Because faith is not a logical certainty but a personal relationship, and because this personal relationship is as yet very incomplete in each of us and needs continually to develop further, it is by no means impossible for faith to coexist with doubt. The two are not mutually exclusive...We have to make our own cry, "Lord, I believe: help my unbelief" (Mark 9:24). For very many of us this will remain our constant prayer right up to the very gates of death. Yet doubt does not in itself signify lack of faith. It may mean the opposite - that our faith is alive and growing. For faith implies not complacency but taking risks, not shutting ourselves off from the unknown but advancing boldly to meet it (16). 

As long as you are continually engaging the faith, according to Eastern Orthodox thought, doubt is okay because the search for Truth is a struggle worth devoting your life.

I fully accept that Mary was without sin, just not the way the Catholic Church teaches. Orthodox teaching states that Mary was without sin, but that she was born with "ancestral sin" (that's a blog for another day). Mary was just like the rest of us, she struggled with sin, but she was so attuned to God that she didn't sin. Mary's sinlessness was due to her goodness and choosing not to sin, not because she was incapable in sinning. Now, that is a preeminent disciple - of which I am not, but I do not doubt it and it is an example I can try to live up to.


  1. "If Mary didn't have to deal with the struggle of sin, then was she truly and fully human? The struggle against sin is, sadly, part of the human condition."

    This argument doesn't follow. Saying that Mary was free from original sin does not mean that she was never tempted or in any way negates the fullness of her Fiat, or her true humanity. To do so would also mean to deny the same of Christ. Christ was fully human, and his temptations are thoroughly documented in Holy Scripture. He suffered terrible temptation in the garden (to the point of sweating blood), yet He freely chose to lay down His life on the cross (His own Fiat.) His lack of original sin didn't in any way negate the agony of his temptations. He was "like us in all things, except sin." Why can't we say the same for Mary?

    1. Here's one of the quotes from Ineffibilis Deus that caused me to ask the questions in my blog about Mary's life on earth:
      "Eve listened to the serpent with lamentable consequences; she fell from original innocence and became his slave. The most Blessed Virgin, on the contrary, ever increased her original gift, and not only never lent an ear to the serpent, but by divinely given power she utterly destroyed the force and dominion of the evil one."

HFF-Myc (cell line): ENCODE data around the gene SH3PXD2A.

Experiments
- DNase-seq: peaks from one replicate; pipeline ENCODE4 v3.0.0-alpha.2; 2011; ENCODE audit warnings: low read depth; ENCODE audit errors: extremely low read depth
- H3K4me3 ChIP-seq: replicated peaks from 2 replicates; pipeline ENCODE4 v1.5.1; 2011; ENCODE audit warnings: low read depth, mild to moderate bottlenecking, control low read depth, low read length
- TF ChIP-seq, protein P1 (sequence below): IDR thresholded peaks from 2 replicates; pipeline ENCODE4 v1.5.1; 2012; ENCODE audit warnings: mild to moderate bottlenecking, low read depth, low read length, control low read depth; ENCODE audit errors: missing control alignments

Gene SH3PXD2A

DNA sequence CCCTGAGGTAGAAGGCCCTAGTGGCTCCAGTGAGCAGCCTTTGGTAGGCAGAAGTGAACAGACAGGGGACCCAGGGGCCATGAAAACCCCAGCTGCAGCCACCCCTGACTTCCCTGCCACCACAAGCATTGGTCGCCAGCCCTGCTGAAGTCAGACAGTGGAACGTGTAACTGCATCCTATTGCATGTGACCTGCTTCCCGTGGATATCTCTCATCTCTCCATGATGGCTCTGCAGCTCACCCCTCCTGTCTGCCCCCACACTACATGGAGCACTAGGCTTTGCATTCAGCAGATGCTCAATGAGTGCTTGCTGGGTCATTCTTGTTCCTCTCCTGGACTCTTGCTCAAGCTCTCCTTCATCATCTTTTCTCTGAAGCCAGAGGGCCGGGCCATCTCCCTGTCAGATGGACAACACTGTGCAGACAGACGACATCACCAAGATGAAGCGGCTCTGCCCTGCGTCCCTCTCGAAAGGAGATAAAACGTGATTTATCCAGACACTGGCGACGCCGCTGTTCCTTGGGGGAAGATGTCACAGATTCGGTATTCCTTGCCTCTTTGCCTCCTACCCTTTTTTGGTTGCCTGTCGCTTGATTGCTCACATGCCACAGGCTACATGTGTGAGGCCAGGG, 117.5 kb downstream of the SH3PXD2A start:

This says that she did not even listen to the temptations of the evil one. Also, it says that she destroyed the evil one, I thought that was what Christ did.

    2. I don't think this passage means what you have taken it to mean. The she "never lent an ear to the serpent" doesn't necessarily mean that she never heard Satan's voice and felt his temptations, but that she never entertained them or gave them seat within her to lead her to actual sin. She took and increased Christ's "original gift" (that of preserving her from the stain of original sin from her conception) by her constant "yes" to His will, her free choice against sin. She thus defeated the evil one's force and dominion in her life (not universally, as you seem to be implying), but only by Christ's "divinely given power."

  2. Hi Deidre. I enjoyed reading your post about the Immaculate Conception. I think it is great that you (and Ben) are searching so much for the truth. This gives God glory and encourages me that there are still people who care for such a thing. May God bless us as we search together.
    There are many good questions you raise. I have some questions. Do you think that Mary then achieved sinlessness by her own virtue? How is this possible apart from a singular grace (a positive act by God) that we did not possess? By clarifying that the primacy of Mary's sinlessness was due to a special grace the Church preserves the primacy of grace, that is the primacy of God's creating-saving-sanctifying Word. Salvation is fundamentally and primarily the work of God, and man responds but this response is secondary and categorically different.
    What if God's will was from eternity that He should, despite our rebellion against Him,choose to reveal that we are so little, so weak, that it would not be possible for any of us to incarnate God apart from His wisdom and design (specifically any woman, recognizing that a man cannot be pregnant). The cooperation of Mary is so profound, so deep, yet it cannot be prior to God’s act, it is secondary.